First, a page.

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YAM Notes: November/December 2020

By Gregory A. Weiss

We hate to do it, but let’s start with some sad news. After suffering a serious stroke Bill Hannay died peacefully on August 11 with his wife, Donna, and three children, Capron, Blaike and William, at his side. Following his years at Yale, Bill served a tour in Vietnam, attended Georgetown Law, clerked on the Supreme Court for Justice Tom C. Clark, worked in the Manhattan DA’s office for three years and then joined Chicago-based law firm Schiff Hardin LLP in 1979, where he would have celebrated his 41st year this fall. He specialized in antitrust law, working on cases nationwide, authoring numerous books on the topic and teaching as an adjunct professor at two law schools in Chicago. A performer at heart, he pursued his passion for theatre and music with family and friends alike,  Among his proudest accomplishments in recent years was Naked Lunch: The Musical, the original musical he wrote and directed for our 50th Reunion, with music by Damon Baker. Damon has circulated a heartwarming photo montage of NLTM in memory of Bill that is a “must see” (https://youtu.be/1zLb0T8Z7yQ).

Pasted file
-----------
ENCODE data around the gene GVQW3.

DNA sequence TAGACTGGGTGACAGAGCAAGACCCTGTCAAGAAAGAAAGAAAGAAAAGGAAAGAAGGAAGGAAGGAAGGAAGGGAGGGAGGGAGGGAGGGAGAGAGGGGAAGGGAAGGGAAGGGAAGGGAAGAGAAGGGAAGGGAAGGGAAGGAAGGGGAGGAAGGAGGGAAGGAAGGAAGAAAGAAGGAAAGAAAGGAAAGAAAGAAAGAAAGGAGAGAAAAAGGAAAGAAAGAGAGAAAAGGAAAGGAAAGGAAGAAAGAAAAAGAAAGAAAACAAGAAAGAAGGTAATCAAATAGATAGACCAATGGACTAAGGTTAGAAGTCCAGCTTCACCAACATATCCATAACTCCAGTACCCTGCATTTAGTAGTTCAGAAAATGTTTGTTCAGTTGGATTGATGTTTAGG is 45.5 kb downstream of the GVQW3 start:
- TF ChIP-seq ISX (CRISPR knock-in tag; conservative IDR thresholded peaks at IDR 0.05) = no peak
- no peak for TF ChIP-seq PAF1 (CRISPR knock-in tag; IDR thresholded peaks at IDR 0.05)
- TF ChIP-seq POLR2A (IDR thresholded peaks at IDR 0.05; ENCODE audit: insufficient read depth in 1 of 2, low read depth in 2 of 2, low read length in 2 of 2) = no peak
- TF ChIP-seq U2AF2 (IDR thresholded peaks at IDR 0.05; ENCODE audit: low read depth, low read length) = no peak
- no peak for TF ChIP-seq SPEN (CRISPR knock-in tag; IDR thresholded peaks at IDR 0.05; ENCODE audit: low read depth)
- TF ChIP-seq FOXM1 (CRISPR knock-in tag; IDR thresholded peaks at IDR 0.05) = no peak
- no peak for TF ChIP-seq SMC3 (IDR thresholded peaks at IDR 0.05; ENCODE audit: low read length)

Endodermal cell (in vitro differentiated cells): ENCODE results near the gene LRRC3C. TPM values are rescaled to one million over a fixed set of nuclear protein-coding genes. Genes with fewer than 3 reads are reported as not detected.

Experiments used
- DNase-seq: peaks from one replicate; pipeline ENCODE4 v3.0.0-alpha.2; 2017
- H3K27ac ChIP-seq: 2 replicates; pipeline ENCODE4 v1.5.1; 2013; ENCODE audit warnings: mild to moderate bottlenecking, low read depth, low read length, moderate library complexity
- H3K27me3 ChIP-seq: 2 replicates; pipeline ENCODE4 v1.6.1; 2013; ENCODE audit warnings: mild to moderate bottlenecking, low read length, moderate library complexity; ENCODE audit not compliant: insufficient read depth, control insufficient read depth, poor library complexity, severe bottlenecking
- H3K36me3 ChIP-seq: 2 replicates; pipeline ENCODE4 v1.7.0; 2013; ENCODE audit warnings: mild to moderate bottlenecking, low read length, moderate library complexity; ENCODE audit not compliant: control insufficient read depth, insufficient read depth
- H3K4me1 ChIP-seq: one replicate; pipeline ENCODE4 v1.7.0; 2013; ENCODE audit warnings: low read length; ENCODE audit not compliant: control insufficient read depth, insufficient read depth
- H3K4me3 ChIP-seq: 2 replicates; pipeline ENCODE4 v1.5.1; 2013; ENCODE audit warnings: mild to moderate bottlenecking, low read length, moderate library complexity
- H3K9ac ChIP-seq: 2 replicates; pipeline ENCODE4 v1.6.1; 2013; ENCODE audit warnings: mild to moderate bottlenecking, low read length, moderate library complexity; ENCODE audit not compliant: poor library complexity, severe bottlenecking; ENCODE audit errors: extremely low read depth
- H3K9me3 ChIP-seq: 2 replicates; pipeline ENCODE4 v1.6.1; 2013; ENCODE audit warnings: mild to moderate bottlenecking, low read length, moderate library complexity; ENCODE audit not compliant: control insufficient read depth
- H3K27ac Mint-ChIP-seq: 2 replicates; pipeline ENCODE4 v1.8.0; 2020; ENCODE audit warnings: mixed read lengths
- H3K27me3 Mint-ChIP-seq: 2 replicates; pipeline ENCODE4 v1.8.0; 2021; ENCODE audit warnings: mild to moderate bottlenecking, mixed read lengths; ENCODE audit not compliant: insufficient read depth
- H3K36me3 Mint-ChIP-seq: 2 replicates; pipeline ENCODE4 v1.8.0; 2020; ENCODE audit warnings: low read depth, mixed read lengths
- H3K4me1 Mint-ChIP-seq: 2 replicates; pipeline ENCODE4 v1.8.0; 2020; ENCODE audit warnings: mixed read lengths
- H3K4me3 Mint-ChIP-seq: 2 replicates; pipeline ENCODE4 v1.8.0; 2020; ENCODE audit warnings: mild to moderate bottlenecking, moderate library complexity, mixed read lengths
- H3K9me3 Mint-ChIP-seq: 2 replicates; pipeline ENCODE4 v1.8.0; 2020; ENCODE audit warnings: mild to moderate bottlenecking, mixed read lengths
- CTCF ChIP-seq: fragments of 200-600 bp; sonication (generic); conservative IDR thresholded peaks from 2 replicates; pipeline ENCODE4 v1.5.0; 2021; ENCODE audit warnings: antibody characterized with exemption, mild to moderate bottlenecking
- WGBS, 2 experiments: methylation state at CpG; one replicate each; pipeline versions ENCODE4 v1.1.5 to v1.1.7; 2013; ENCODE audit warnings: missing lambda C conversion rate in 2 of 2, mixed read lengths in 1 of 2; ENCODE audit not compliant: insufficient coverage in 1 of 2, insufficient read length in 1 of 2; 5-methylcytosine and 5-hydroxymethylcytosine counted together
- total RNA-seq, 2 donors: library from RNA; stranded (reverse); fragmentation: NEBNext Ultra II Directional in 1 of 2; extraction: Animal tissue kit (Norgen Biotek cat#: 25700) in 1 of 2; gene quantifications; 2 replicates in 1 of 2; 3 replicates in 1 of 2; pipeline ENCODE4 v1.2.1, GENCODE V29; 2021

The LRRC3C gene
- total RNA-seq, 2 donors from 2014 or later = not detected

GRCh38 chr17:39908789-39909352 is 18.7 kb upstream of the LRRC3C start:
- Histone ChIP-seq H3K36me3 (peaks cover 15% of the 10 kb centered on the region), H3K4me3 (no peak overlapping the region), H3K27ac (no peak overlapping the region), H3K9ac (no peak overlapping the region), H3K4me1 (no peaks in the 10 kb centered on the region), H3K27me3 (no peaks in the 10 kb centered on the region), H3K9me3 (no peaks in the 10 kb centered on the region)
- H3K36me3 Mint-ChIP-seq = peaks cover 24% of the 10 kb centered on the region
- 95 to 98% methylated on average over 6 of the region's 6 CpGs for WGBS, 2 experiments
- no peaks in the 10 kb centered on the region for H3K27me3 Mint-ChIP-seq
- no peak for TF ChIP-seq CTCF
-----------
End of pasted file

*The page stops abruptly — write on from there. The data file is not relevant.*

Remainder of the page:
Sam Carmalt let us know of the passing on August 9 of Greg Jones, who after a ten-year battle finally succumbed to Multiple Myeloma.

Greg and his wife of 49 years, Barbara, moved to Stow, MA in 1972 where they resided since, with the exception of two years living and working in Iran. Following Yale graduation, Greg spent two years in the Peace Corps as a teacher in Nigeria. He was very active in the Stow community, serving in more capacities than we have space to list, including nine years as Selectman and positions of leadership in the First Parish Church of Stow and Acton for 40 years. Greg was also dedicated to keeping alive the experience of Peace Corps volunteers who had been stationed in Nigeria, serving over 10 years as President of Friends of Nigeria.

The above-mentioned Mr. Carmalt is living in Geneva where, as he puts it, “I am aging quietly (especially thanks to covid-19) and, I hope, gracefully.  I continue to do research and otherwise work on issues of hydrocarbon economics, trying to understand what a transition out of fossil fuels might look like. Bottom line: it is a social and political, not a scientific, question.”

“My news of note,” says Doug Palmer, “is that I have finally gotten around to writing a memoir on my friendship with Bruce Lee, which is now published and hitting the bookstores.” The book is entitled Bruce Lee: Sifu, Friend and Big Brother. It tells of Bruce’s career beginnings and adventures with Doug in his early days in the US during the late ’50s and early ’60s before he became an international movie star.

Among the many casualties of the coronavirus is our annual Class eastern Long Island golf outing, now approaching something like its tenth year. As described by would-be organizers Kirk Ressler and Rich Look:  “The golf part could have been arranged with some spread out tee times and no congregating.  But the good fellowship at meals might have been risky.  And the coup de grace turned out to be golf club’s rule of one guest at a time this season.  So we wish you soaring drives and sinking putts elsewhere and eager anticipations for next year.”